If you read my last post, you’ll be spared the disappointment right now of learning I don’t frequent restaurants that employ sommeliers. It’s true. When the occasion calls for something a little classier than a Coke or margarita, I keep my drink order to two tried-and-true syllables.
“White zin,” I say, my fingers and toes all crossed under the table or bar as I hope there will be no follow-up questioning or discussion.
The documentary Somm follows four men hoping to earn the title of Master Sommelier. Why? So they can work in elegant restaurants and recommend wines to people slightly more cultured than me, of course. Blindfolded, a Master Sommelier can identify a wine’s year and region and provide some really startling and bizarre descriptions of the tastes. I couldn’t pick my stapler out of a lineup if they blindfolded me at my office.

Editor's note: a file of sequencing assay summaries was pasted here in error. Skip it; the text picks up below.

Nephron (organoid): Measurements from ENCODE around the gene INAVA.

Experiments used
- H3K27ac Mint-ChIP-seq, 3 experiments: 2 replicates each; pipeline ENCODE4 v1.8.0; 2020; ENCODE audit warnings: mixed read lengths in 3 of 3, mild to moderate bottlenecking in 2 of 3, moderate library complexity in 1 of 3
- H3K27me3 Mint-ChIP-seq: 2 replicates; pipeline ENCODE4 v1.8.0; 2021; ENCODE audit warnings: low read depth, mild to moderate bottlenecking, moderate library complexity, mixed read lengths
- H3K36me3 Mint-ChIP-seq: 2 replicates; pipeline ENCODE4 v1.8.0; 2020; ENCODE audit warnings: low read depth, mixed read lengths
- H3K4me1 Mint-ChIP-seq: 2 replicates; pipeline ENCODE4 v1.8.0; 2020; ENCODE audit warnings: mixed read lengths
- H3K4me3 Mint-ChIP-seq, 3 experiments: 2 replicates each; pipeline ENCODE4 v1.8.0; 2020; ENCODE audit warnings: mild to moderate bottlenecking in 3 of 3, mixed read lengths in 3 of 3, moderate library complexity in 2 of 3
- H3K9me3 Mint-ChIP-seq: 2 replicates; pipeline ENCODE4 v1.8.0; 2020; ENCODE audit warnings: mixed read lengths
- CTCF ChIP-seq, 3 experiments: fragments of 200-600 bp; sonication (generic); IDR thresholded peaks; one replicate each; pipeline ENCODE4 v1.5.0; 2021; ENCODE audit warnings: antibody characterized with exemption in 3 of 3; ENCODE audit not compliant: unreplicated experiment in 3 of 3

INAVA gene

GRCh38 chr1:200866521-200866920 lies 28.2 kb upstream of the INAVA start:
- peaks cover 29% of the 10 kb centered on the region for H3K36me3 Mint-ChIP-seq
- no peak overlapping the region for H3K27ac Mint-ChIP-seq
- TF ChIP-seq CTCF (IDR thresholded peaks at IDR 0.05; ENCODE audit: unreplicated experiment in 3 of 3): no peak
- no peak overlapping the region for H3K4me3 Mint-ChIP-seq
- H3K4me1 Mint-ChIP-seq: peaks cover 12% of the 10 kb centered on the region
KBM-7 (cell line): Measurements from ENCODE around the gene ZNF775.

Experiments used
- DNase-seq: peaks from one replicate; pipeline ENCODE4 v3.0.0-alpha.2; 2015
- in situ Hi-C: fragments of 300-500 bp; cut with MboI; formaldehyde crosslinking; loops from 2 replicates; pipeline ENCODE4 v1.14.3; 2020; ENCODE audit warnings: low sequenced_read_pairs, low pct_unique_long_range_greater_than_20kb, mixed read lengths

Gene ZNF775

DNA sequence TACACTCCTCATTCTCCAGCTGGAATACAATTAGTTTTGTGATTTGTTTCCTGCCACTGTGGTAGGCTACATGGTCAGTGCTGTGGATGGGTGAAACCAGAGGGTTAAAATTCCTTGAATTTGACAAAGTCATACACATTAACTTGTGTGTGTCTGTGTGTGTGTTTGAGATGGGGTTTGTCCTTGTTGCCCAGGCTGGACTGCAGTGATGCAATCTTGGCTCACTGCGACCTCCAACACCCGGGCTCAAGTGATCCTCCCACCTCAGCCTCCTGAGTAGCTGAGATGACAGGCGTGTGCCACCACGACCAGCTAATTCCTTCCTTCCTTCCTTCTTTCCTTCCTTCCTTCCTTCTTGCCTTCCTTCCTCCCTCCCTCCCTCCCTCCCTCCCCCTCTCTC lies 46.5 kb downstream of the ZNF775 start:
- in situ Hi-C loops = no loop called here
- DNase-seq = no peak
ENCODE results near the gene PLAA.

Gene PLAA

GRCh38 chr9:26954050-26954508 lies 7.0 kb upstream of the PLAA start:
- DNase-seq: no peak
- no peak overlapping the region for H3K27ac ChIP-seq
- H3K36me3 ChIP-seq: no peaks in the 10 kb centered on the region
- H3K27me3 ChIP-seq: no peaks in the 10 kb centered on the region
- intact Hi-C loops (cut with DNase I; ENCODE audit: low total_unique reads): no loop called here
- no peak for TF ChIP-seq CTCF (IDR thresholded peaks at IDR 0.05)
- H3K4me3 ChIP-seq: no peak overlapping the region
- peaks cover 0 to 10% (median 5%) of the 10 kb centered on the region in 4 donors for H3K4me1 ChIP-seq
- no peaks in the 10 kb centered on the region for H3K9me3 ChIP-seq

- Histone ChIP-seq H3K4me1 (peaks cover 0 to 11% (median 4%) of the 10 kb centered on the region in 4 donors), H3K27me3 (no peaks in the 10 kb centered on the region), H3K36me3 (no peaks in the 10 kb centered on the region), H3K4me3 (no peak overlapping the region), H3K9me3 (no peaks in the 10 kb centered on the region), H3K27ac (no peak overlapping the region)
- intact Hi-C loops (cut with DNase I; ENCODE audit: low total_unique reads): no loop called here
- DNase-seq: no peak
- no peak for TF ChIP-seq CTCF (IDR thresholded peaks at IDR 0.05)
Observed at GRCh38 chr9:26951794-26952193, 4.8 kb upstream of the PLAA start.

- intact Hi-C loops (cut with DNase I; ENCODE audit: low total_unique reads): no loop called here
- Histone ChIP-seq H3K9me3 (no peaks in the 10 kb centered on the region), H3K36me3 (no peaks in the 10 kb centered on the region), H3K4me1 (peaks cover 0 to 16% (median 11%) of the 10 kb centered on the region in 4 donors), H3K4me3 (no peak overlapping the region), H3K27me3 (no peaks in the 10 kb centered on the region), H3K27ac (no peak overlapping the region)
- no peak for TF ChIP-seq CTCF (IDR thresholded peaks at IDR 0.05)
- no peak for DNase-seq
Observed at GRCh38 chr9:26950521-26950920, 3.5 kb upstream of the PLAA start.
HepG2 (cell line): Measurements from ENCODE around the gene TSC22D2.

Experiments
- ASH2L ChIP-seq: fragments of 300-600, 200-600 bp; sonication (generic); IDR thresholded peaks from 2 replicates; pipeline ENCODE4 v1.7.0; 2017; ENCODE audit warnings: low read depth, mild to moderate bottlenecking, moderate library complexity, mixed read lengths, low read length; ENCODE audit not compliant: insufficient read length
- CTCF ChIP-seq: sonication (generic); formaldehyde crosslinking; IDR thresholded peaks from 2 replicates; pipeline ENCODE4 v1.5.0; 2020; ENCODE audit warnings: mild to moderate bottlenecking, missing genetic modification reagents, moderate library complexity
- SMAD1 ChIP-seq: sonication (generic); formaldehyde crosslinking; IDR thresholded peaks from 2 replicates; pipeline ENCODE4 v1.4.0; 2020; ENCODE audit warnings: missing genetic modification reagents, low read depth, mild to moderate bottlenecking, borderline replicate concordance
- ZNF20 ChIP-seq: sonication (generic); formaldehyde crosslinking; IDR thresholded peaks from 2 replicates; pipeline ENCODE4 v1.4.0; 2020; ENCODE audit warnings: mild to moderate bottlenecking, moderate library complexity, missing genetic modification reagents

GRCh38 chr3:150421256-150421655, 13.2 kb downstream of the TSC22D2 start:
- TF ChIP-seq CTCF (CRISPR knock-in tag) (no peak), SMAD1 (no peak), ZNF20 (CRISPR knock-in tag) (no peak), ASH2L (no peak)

I just completed my Master’s Degree while working a full-time job, a feat that seems like a stroll in a botanical garden compared to what these hopefuls endure. The obsessive studying, tasting, and spitting is unlike anything I’ve ever known anyone to put himself through, all for a job title. The worst thing I had to do to get my current job was to pee in a cup at a staffing agency.
These guys can take the test only once a year, so failure means back to the notecards and the spit cups. Their wives and girlfriends continue to live their lives in the wings, waiting for their men to pass the lousy test already and start living. And yet, earning the M.S. title does not mean a return to any sort of normalcy. A Master Sommelier, it seems, is somewhat of a celebrity in the wine world. He takes on the massive responsibility of keeping up with the latest wine trends. His colleagues revere him and expect him not only to know the whole wine kit and caboodle but to train new candidates as well.
No wonder they don’t offer that job option at the staffing agency.